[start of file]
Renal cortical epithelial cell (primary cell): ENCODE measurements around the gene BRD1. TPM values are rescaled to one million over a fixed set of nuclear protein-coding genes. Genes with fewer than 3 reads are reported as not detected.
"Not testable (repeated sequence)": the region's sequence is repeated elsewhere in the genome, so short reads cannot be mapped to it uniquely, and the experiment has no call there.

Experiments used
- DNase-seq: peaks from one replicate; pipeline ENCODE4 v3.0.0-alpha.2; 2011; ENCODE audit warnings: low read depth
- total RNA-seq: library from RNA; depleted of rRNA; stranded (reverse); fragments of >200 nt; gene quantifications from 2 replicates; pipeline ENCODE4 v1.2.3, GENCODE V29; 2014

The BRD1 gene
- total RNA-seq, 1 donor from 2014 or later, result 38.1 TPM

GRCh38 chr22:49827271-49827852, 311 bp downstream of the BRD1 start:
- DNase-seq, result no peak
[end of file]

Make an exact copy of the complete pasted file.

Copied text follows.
Renal cortical epithelial cell (primary cell): ENCODE measurements around the gene BRD1. TPM values are rescaled to one million over a fixed set of nuclear protein-coding genes. Genes with fewer than 3 reads are reported as not detected.
"Not testable (repeated sequence)": the region's sequence is repeated elsewhere in the genome, so short reads cannot be mapped to it uniquely, and the experiment has no call there.

Experiments used
- DNase-seq: peaks from one replicate; pipeline ENCODE4 v3.0.0-alpha.2; 2011; ENCODE audit warnings: low read depth
- total RNA-seq: library from RNA; depleted of rRNA; stranded (reverse); fragments of >200 nt; gene quantifications from 2 replicates; pipeline ENCODE4 v1.2.3, GENCODE V29; 2014

The BRD1 gene
- total RNA-seq, 1 donor from 2014 or later, result 38.1 TPM

GRCh38 chr22:49827271-49827852, 311 bp downstream of the BRD1 start:
- DNase-seq, result no peak